What kinds of women do you find fascinating? Do you like old Hollywood stars or local heroines? Do you gravitate toward talk-show strength or news anchor intellect? How about favorite teachers, historical figures or perhaps your own mother? Or rather, do you admire and emulate your friends, older women at church or strong women in your workplace?
Did you ever think about it? Who are your personal “stars” and why?
One of my all-time favorite women was a pastor’s wife named Susie, not her real name, but the affectionate term her pastor husband bestowed on her from an old song written by Eddie Cantor in 1925:
I have got a sweetie known as Susie
In the words of Shakespeare she's a "wow"
Though all of you may know her, too
I'd like to shout right now
If you knew Susie, like I know Susie
Oh! Oh! Oh! What a girl!
There's none so classy
As this fair lassie
Oh! Oh! What a girl!
These light-hearted words pretty much sum up my friend and mentor Susie.
Oh! What a girl!
She was my age when I met her, a sixty-something woman who was warm and engaging, welcoming and joyful. She could easily be brought to tears of laughter when something was genuinely funny. She could also be overcome with tears of sorrow when talk turned to the troubles of this life.
At the time, I was twenty-two and I thought we had only one thing in common – our husbands. Like Paul and Timothy, they worked together at our mission church, hers as pastor, mine as principal.
But what a mentor she became to me! I soon learned the value of inter-generational sharing, teaching and training in righteousness. As a Titus 2 older woman, Susie opened a treasure trove of gifts and funneled them to my naïve and prideful heart.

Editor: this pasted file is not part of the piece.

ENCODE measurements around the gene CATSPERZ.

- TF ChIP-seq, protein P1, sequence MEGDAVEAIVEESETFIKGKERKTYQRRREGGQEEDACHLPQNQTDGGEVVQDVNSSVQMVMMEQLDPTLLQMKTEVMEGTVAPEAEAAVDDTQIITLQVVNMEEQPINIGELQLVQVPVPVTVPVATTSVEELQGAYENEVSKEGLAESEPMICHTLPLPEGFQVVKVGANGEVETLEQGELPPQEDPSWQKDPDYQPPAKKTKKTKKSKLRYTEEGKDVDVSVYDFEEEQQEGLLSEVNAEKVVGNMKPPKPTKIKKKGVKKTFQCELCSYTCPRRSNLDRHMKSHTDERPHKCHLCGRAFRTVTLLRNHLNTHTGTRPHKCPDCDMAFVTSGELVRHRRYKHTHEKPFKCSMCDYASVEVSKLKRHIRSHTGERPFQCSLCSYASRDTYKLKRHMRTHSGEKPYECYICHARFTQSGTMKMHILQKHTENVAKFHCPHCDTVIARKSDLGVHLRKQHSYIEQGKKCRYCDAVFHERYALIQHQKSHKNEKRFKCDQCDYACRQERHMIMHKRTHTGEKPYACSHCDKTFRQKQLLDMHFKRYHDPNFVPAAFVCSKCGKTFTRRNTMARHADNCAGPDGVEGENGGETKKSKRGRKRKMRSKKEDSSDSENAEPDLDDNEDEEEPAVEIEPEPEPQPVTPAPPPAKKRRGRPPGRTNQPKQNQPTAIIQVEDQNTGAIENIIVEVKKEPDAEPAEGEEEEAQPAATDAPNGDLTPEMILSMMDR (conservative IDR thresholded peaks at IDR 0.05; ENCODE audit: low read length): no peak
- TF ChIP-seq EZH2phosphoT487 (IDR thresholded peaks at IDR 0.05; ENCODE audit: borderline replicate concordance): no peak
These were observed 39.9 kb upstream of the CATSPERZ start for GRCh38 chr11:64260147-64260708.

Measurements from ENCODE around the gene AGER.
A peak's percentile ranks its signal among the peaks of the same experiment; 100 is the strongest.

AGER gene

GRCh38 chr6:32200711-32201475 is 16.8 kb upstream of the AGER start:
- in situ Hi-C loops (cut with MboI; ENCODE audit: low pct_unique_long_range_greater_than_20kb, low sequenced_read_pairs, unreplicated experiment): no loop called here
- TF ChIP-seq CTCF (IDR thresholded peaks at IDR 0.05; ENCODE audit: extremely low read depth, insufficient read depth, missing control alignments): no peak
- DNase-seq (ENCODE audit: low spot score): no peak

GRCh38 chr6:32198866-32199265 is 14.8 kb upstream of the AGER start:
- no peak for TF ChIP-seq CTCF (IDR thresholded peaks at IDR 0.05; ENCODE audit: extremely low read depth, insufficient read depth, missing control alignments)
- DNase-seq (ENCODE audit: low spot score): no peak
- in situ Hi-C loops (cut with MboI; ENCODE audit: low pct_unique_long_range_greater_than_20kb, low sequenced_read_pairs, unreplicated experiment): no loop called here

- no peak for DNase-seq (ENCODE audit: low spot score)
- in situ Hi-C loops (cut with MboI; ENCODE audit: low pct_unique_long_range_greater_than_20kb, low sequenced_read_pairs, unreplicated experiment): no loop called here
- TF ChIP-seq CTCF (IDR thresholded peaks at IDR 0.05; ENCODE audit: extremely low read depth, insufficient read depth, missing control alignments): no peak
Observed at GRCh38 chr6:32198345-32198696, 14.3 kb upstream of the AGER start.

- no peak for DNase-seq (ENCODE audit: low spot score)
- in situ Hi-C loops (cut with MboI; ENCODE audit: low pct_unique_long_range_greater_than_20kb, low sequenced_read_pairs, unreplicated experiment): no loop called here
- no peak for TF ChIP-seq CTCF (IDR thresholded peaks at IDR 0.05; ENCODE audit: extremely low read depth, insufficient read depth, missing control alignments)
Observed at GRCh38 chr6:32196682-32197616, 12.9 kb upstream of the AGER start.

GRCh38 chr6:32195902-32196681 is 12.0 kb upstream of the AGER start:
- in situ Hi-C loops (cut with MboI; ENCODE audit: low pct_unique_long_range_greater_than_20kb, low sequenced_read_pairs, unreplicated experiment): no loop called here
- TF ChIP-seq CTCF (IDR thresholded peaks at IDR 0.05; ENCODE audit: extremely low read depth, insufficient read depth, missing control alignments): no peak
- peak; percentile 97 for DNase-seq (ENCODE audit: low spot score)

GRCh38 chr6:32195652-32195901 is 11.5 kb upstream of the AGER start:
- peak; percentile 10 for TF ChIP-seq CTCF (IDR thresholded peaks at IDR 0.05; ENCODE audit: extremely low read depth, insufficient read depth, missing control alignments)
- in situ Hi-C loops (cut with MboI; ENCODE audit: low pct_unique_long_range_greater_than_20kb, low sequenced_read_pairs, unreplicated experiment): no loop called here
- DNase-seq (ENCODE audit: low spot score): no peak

Oh! What a life!
Here’s a summation of lessons learned from her life’s story, to name a few:
- You can be born into wealth, but it can all be gone in a heartbeat – in her case, a car accident which claimed the lives of both her parents.
- You can be anywhere in the world, and still be dignified and elegant – she and her husband started the first mission compound in the African bush at Mwembeshi, Zambia. The home they built housed missionaries for decades.
- Let your love for Jesus shine and others will respond. When they left Africa the poorest of the poor - African bush people - gave Susie their highest honor, an enormous cow.
- True hospitality is classy and giving. She promptly threw a party for the entire village and they feasted for days on that beef, celebrating God’s goodness.
- People of God have troubles and sorrows, not picture-perfect lives. Susie was no exception: a childhood cut short, not gifted with children, and endless personal sacrifices as a missionary’s wife.
- Letting go of all you know to serve Jesus requires faith and trust, a little bit of humor and not taking yourself so seriously. Susie showed me how to wait for God, and to find joy in the life he gives you as it is happening.
- When you are at the end of your life, the only thing that matters is clinging in faith to Christ, and trusting in his promises.
I knew very little about world-class domestic life skills when I met Susie. After seven years, she had taught me a beautiful art called tole painting, gardening with love, award-winning cooking (she loved Julia Child), the art of listening (a work in progress still), how living in a third world country can be fulfilling, and what love in action at church looks like, even when it hurts you to the core. “Just bite your tongue!” she would say with vehemence and a smile, as much to herself as to me.
Oh! What a Lord!
God put us together, and I am so grateful! As I listened and learned from her, I saw her clutching and clinging to the Word of God with all her might, knowing fully she did nothing to earn or deserve God’s supreme grace to her.
And as a result, she modeled the life of a practical and resourceful Proverbs 31 woman, all the while being completely unconscious of this undeniable fact.
But lest you think I am painting only a “Saint Susie”, let me be the first to say I also witnessed how God’s girls can be sinners. Hard as it was, she often had to forgive herself and offer forgiveness to others. She let hurts go and thrust them to God, trusting in his work on the cross.
Her funeral verse summed up her life’s story.
Cling and let go.
A life lived for Jesus demonstrates aspects of both.
I thank the Lord for the up close and personal view of one of his “stars”, a woman of faith called Susie!
Who are your personal “stars” and why do you cling to them?